One Blue Thing


By Andrew O'Hehir

Executive Editor

Published September 18, 1998 7:00PM (EDT)

A six-hankie weeper in the multiple-Oscar winning, adult melodrama tradition, "One True Thing" combines considerable moviemaking craftsmanship with exactly the kind of show-stopping performance you'd expect from Meryl Streep playing a dying mom. (It's probably exotic, at this point, for Streep to perform with an upper-middle-class East Coast accent, but she can begin dusting off a spot on her mantel in any case.) At 127 minutes, the movie's sheer lugubrious length allows for enough powerful moments that it'll batter many tender-hearted souls into tearful submission. For those who remain unbludgeoned, however, "One True Thing" will largely seem a turgid, endless enterprise, which -- to paraphrase a writer wittier than I -- spans the emotional gamut from A to B, and offers up a vision of the American family so mind-bendingly conventional it makes "As Good as It Gets" look like scathing social critique.

Things begin promisingly enough: When young New York magazine reporter Ellen Gulden (Renie Zellweger) returns home to Langhorne, a leafy, gracious town somewhere in the Northeastern megalopolis, for her dad's 55th birthday party in 1987, she seems to be walking into a haute-WASP suburban burlesque. Her mother, Kate (Streep), an appallingly sunny Suzie Homemaker type, actually answers the door dressed as Dorothy from "The Wizard of Oz" -- she has asked guests to come as their favorite literary characters because her husband, George (William Hurt), is an esteemed academic who won the National Book Award for his study of T.S. Eliot. When Ellen and her best friend, Jules (the appealing Lauren Graham), show up in identical black minidresses and tights, Ellen's brother quips, "Who are you guys? The Sylvia Plath twins?"

These early scenes offer far sharper observations on the nature of family life than anything that happens after the tear-jerker plot line kicks in. Ellen feels the wounded, besotted love of a daughter for the illustrious father whose opinion she takes much too seriously, and she can't stand her mother or the Minnies, Kate's Stepfordian group of do-gooder Langhorne housewives. But even Ellen understands that the marriage between the distracted academic and the ditzy nest keeper -- who thinks Jane Austen and Louisa May Alcott are too anti-feminine -- has its own mysterious internal chemistry; like all successful relationships, it functions on a level invisible to even the closest outsiders.

But when Kate is diagnosed with cancer and Ellen is guilt-tripped into moving back home to take care of her, this subtle, comic interplay, suggestive of a much better movie we'll never get to see, is swept away in a roaring Niagara of overdetermined pathos. At various times, Hurt and Streep, dignified veterans who have survived worse movies than this (and quite a few better ones, thankfully), manage to poke their heads above the torrent. Streep may sometimes be ridiculed as a caricature of the overly serious method actor, but she knows what she's doing. Anyone who's ever suffered through the death of a loved one from cancer will find her portrayal of the needy, emaciated and pain-stricken Kate, torn between despair and attempts to be noble, distressingly close to the bone. Hurt is less memorable, but George's preoccupied, self-involved demeanor, endearing at first, becomes almost sinister as Ellen watches him retreat into booze and womanizing -- an eerie if familiar caricature of the glib, sycophantic, immature husband.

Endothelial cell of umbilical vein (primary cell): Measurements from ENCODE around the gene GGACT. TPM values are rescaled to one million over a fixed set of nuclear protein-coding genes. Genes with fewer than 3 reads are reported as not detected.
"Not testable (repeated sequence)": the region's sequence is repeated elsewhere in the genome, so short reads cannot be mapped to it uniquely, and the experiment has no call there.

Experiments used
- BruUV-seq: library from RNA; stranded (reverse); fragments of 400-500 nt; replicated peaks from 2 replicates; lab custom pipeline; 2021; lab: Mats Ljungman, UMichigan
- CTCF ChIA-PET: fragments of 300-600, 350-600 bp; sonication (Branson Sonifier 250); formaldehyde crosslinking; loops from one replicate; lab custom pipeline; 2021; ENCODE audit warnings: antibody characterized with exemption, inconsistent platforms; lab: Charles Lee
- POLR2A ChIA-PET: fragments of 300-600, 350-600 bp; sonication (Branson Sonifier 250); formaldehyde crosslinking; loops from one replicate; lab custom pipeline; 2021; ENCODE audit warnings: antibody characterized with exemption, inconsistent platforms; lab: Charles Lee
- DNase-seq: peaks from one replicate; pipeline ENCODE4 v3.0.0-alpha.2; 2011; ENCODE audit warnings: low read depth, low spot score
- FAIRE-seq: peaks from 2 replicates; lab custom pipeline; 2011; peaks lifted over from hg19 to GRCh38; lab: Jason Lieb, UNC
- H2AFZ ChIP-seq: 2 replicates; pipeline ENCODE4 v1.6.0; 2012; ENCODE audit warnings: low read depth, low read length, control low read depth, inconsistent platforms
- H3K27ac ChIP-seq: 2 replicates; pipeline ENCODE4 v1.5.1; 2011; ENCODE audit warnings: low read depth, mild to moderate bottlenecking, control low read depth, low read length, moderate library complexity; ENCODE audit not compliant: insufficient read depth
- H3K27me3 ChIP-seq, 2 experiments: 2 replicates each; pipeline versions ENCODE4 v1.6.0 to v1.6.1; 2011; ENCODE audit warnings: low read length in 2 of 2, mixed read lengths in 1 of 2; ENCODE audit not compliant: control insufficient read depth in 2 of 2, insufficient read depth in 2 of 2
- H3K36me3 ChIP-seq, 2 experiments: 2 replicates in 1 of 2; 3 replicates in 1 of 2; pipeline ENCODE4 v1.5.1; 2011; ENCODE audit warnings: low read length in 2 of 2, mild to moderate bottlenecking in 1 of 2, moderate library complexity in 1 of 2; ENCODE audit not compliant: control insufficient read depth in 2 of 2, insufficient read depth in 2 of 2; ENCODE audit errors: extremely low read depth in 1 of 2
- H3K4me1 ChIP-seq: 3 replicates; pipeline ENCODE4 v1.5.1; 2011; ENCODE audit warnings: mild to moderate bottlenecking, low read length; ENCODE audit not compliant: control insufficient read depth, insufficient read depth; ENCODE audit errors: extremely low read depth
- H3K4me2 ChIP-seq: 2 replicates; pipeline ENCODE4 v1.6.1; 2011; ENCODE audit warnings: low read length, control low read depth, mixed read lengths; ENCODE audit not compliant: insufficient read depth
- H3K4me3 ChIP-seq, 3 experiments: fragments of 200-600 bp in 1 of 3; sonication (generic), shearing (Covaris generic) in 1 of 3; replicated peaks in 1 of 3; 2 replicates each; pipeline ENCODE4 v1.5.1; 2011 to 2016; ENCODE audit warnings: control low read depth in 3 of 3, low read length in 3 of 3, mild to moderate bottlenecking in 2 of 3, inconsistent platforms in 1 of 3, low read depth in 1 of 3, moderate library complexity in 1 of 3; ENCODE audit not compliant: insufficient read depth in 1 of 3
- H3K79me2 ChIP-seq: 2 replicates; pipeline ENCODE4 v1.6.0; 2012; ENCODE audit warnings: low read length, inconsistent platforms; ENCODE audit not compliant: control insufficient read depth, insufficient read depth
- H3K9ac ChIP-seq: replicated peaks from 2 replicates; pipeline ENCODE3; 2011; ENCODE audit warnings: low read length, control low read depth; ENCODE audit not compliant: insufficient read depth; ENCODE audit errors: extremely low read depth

Zellweger, who is meant to be the emotional center of this triangle, is instead its catastrophically weak link. Her acting is perfectly acceptable in the early going when the film has some buoyancy and the other two actors can support her, but she's a mousy, inoffensive presence at best, never evincing the charisma the role demands. Ellen seems less like a hard-bitten big-city journalist than a domineering Girl Scout patrol leader or perhaps a whiny head cheerleader -- at any rate, a character significantly less mature than Buffy the Vampire Slayer. As her mother grows sicker and her father increasingly disappoints her, she spends much of the movie pouting, stomping her feet and turning various shades of mottled red meant to convey rage, or self-doubt, or perhaps just exasperation.

Evidently the point of this whole exercise (adapted by screenwriter Karen Croner from the novel by former New York Times columnist Anna Quindlen) is that the ambitious '80s career woman needs to integrate the lessons learned and sacrifices made by her stay-at-home mom in order to become a well-adjusted grown-up. Beyond this conception and its relentless downward slope toward Kate's death, "One True Thing" really has no plot.

This might have worked if the director and lead actress had the kind of intense mutual understanding that, say, Ingmar Bergman had with Liv Ullmann, or John Cassavetes had with Gena Rowlands. But Carl Franklin -- who has yet to live up to the potential of his gripping 1992 debut, the marvelous neo-noir film "One False Move" -- seems ill-suited to this cast and this material. With Zellweger standing by like a weeping onlooker at a road accident, "One True Thing" deteriorates into a lurid, almost hallucinatory horror show, snatching incoherent fragments from "Cries and Whispers," "Meet Me in St. Louis" and "It's a Wonderful Life" as it careens to a close. When the Gulden family reunites for Langhorne's almost fascistic Christmas-tree ceremony, I felt as if I were watching the dire climax of some dystopian sci-fi epic, rather than a picturesque American catharsis. In this film's emotional universe, resistance is futile, and Soylent Green is people.

By Andrew O'Hehir

Andrew O'Hehir is executive editor of Salon.

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